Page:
Former Secretary of Labor Reich (Locked in the Cabinet, not reviewed) considers the promise and problems of the new economy.
Large-scale changes in technology have ushered in, as Reich puts it, “The Age of the Terrific Deal.” With the flick of a mouse, consumers now have within their reach an almost infinite bazaar of goods and services from which to choose. But such capability has bred enormous competitive pressure. In response companies have become lean and mean. Gone are large corporations with their steady jobs and dependable benefits, replaced by small, flexible enterprises that can respond quickly to consumer whims and technological innovation. Those with unique skills prosper, those without such skills do not; their incomes lag, their benefits whither. The result is an employment atmosphere of extreme uncertainty. Whether winners or losers, we all work harder and more intensely: the losers to keep up, the winners to avoid being losers. What is sacrificed in this epidemic of hard work is time for anything else, be it family, friends, or the community. What’s more, US society is increasingly dividing into enclaves of “haves” and “have-nots.” The haves segregate themselves and their offspring into the best neighborhoods, schools, recreational facilities, health-care programs, while the have-nots fall ever further behind. Reich argues that while few of us would give up what this new economy offers us as consumers, we must create new and innovative ways of regulating the marketplace and creating opportunity for all if we are to have any hopes of balanced, fulfilling lives and a stable, more just society. Much of what Reich discusses is not new, but few writers are as skillful at synthesizing knowledge and making the complex clear.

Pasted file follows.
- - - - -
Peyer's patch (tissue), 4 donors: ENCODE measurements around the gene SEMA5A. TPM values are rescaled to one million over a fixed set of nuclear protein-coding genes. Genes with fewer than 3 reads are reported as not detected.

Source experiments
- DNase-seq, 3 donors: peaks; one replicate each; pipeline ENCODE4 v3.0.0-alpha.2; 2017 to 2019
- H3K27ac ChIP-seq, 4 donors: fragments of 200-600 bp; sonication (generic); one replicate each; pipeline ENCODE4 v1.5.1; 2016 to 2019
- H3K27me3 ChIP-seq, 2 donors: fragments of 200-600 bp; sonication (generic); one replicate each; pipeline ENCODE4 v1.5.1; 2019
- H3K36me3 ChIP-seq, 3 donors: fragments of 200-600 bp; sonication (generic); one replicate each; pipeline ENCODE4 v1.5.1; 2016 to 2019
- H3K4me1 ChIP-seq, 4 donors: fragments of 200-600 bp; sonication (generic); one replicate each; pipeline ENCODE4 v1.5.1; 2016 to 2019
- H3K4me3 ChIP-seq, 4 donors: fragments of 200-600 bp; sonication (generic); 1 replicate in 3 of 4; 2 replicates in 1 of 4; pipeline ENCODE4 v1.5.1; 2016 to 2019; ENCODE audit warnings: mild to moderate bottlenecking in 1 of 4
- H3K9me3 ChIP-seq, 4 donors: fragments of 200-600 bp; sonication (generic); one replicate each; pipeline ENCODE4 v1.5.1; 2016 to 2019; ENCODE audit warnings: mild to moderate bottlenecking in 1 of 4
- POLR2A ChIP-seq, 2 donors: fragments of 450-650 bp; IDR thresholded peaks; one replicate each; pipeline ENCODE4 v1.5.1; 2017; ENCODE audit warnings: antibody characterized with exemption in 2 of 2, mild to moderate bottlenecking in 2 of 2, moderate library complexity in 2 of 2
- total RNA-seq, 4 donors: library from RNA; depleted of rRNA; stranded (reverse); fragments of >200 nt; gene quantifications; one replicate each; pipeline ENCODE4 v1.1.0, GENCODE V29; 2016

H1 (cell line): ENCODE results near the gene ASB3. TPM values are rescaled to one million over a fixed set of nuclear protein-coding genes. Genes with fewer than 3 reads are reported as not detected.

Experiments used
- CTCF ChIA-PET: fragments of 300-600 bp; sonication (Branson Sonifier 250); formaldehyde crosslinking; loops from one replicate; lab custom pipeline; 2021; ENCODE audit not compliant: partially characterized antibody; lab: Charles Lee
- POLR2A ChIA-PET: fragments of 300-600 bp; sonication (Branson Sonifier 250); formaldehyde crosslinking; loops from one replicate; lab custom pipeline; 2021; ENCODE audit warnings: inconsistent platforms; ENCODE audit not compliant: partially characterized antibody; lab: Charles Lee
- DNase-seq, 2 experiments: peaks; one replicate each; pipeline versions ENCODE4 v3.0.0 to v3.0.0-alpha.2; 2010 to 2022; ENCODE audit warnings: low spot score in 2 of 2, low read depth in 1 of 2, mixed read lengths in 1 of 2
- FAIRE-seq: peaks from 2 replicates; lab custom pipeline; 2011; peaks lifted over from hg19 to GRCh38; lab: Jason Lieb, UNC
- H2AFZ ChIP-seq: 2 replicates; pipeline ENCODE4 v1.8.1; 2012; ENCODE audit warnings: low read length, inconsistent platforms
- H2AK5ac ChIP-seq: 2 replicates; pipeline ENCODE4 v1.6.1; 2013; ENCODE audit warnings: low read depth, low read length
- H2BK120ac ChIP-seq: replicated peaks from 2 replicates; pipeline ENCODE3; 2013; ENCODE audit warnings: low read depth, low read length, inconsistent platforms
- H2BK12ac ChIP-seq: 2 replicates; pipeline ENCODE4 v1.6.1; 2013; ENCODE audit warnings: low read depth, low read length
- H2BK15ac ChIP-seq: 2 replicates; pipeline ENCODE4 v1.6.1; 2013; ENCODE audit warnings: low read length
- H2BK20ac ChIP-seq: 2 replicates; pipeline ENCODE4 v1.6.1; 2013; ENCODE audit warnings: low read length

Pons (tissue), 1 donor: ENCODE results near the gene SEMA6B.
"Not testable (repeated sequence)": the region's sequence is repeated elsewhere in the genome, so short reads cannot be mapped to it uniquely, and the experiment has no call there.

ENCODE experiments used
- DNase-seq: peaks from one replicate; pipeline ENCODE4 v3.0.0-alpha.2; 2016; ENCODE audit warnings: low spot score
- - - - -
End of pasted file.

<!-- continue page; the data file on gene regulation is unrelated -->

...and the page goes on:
A work that should inspire citizens and policy makers to reflect on where we are going and if we really want to go there.